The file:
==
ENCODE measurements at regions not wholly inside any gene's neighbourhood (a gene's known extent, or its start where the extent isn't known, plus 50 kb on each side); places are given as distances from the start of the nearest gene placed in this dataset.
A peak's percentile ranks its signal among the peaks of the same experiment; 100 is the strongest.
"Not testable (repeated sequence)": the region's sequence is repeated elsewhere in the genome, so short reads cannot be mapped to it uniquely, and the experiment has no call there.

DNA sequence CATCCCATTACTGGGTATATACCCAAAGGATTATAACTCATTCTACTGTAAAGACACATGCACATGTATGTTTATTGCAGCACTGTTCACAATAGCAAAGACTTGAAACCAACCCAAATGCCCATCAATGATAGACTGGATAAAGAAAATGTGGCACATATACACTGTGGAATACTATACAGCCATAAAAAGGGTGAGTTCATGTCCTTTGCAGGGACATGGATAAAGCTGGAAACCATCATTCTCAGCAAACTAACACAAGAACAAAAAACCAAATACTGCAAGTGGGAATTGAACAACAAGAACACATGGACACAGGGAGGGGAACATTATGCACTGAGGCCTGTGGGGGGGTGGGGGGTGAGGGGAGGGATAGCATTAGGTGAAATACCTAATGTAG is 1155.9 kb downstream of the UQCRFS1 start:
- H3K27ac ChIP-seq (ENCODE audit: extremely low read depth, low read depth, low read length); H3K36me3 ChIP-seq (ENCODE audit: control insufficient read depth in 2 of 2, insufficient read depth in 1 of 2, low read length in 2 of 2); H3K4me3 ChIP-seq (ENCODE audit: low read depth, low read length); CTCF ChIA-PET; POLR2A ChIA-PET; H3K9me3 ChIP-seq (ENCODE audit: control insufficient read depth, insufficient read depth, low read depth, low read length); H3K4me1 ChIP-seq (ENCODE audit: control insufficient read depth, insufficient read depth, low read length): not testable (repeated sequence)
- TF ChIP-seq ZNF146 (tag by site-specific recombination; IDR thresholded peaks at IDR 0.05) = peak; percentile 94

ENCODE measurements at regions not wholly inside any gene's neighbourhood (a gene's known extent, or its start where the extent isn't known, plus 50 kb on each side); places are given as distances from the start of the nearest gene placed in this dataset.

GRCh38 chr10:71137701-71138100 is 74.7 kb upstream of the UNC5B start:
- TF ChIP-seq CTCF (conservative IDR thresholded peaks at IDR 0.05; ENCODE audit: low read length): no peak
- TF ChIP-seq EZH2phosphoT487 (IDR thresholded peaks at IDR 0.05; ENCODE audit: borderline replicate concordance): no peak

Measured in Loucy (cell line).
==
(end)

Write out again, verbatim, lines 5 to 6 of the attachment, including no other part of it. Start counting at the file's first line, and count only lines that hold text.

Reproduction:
- H3K27ac ChIP-seq (ENCODE audit: extremely low read depth, low read depth, low read length); H3K36me3 ChIP-seq (ENCODE audit: control insufficient read depth in 2 of 2, insufficient read depth in 1 of 2, low read length in 2 of 2); H3K4me3 ChIP-seq (ENCODE audit: low read depth, low read length); CTCF ChIA-PET; POLR2A ChIA-PET; H3K9me3 ChIP-seq (ENCODE audit: control insufficient read depth, insufficient read depth, low read depth, low read length); H3K4me1 ChIP-seq (ENCODE audit: control insufficient read depth, insufficient read depth, low read length): not testable (repeated sequence)
- TF ChIP-seq ZNF146 (tag by site-specific recombination; IDR thresholded peaks at IDR 0.05) = peak; percentile 94